Zanzibar is the semi-autonomous part of Tanzania in East Africa. It is composed of the Zanzibar Archipelago in the Indian Ocean, 25–50 kilometres (16–31 mi) off the coast of the mainland, and consists of many small islands and two large ones: Unguja (the main island, referred to informally as Zanzibar) and Pemba. The capital is Zanzibar City, located on the island of Unguja. Its historic centre is Stone Town, which is a World Heritage Site.
Portuguese invasion and control of the Swahili Coast in the late 16th century ended the golden age of the archipelago, although the Omani Arabs returned to power less than a century later. Today, many of the winding streets and high townhouses of old Stone Town remain unchanged and visitors can walk between the sultan’s palace, the House of Wonders, the Portuguese fort and gardens, the merchants’ houses, and the Turkish baths of the old city. Day-long spice tours to working plantations offer visitors the chance to observe the cultivation of cloves, vanilla, nutmeg, cinnamon, and other spices that have made the island famous.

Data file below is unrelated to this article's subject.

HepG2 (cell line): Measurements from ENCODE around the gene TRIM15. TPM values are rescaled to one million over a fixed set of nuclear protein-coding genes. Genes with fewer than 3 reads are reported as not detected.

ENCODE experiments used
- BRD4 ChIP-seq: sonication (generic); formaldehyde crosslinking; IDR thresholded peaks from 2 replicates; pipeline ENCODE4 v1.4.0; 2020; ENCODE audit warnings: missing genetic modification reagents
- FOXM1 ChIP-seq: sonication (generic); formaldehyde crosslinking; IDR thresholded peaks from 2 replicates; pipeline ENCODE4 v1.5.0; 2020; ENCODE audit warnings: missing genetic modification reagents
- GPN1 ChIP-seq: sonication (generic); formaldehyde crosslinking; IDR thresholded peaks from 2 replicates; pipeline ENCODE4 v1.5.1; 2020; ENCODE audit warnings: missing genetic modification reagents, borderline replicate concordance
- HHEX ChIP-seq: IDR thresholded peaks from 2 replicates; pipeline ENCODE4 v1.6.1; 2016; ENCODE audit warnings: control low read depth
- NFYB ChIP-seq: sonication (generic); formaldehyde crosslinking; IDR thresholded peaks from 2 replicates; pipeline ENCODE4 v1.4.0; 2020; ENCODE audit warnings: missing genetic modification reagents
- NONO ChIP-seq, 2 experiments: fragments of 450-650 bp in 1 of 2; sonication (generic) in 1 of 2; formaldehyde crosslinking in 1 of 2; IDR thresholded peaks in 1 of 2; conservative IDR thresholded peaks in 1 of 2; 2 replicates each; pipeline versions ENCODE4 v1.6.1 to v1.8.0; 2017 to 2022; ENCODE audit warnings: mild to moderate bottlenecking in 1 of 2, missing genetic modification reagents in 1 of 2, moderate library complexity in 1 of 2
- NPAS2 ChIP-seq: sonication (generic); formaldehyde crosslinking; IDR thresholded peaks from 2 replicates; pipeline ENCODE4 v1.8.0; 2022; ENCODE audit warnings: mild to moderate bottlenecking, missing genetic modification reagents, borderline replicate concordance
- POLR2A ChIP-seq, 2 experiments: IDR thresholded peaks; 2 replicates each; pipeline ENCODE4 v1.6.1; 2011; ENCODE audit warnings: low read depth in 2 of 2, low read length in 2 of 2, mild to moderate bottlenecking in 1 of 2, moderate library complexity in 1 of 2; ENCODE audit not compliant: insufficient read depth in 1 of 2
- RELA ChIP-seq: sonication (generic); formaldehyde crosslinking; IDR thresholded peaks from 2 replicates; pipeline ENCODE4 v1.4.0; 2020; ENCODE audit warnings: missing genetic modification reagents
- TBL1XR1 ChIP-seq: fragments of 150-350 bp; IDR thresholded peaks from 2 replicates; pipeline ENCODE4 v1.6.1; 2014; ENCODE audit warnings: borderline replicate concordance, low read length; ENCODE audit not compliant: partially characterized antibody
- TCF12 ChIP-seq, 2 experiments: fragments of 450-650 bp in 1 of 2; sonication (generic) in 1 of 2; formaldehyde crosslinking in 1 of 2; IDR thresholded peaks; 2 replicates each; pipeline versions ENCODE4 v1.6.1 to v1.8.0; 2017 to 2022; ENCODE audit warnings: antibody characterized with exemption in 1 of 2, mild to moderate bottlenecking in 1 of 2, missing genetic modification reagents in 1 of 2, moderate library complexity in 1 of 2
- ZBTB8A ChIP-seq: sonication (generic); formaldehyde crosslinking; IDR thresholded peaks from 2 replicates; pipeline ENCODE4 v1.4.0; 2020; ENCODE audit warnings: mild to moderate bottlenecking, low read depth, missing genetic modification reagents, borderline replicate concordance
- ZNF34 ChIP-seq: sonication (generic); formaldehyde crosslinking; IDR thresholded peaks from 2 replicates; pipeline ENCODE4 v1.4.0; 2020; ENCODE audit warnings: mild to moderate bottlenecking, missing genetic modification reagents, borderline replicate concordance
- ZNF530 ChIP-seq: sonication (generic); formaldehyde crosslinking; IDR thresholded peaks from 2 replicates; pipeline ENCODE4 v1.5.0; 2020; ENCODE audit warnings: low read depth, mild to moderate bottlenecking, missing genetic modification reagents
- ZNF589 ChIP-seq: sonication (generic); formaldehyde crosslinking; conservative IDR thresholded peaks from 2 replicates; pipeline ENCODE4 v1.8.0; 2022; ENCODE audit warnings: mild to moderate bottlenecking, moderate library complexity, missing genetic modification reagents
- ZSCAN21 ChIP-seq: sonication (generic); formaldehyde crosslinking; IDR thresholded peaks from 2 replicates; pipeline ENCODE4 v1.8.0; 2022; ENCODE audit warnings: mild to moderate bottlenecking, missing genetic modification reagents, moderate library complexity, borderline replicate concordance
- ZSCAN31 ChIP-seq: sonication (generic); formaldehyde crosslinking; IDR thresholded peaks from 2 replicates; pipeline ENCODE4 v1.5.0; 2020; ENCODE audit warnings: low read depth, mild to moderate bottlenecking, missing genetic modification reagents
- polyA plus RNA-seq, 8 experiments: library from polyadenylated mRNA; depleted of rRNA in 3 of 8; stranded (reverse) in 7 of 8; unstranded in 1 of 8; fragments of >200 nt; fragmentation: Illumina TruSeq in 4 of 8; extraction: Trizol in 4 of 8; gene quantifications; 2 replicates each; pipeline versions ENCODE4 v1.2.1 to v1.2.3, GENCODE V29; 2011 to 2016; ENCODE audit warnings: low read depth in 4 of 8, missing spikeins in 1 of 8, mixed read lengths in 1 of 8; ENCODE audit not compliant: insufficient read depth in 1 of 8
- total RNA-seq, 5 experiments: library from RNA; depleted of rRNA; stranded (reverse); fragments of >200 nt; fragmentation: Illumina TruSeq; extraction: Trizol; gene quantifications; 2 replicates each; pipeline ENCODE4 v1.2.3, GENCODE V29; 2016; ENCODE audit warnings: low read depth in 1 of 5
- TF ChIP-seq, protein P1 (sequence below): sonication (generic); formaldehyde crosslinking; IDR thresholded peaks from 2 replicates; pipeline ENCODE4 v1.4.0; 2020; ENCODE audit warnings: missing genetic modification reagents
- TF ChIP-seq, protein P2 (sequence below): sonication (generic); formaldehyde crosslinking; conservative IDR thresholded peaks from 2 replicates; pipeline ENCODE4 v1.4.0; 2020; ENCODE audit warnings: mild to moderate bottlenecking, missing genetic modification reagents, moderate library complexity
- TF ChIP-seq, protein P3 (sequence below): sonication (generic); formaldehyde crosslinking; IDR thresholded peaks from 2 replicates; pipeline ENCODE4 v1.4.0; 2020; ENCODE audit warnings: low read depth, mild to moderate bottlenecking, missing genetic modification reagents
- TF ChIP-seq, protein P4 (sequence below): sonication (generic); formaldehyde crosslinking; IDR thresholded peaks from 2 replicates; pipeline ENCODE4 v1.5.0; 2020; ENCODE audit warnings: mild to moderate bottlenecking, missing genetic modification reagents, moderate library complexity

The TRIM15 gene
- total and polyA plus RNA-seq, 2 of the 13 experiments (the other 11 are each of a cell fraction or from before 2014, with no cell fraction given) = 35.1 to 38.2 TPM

Zanzibar’s coastline offers some of the best beaches in the world, but sand and surf vary depending on what side of the island you’re on. On the east coast, waves break over coral reefs and sand bars offshore, and low tide reveals small pools of starfish, small minnows, and anemones. Up north, ocean swimming is much less susceptible to the tides, and smooth beaches and white sand make for dazzling days in the sun.
The port city of Stone Town dominates the west coast, and although the beaches of Mangapwani, where slave caves are visible at low tide and nearby Bububu are less than half an hour’s drive away, a night or two spent on the east or north cost is well worth the extra hour it takes to drive there. That said, the Chole Island Marine Park just off Stone Town – and nearby Prison, Grave, and Snake Islands – make a refreshing day-trip and a good break from exploring the winding passageways of the old city.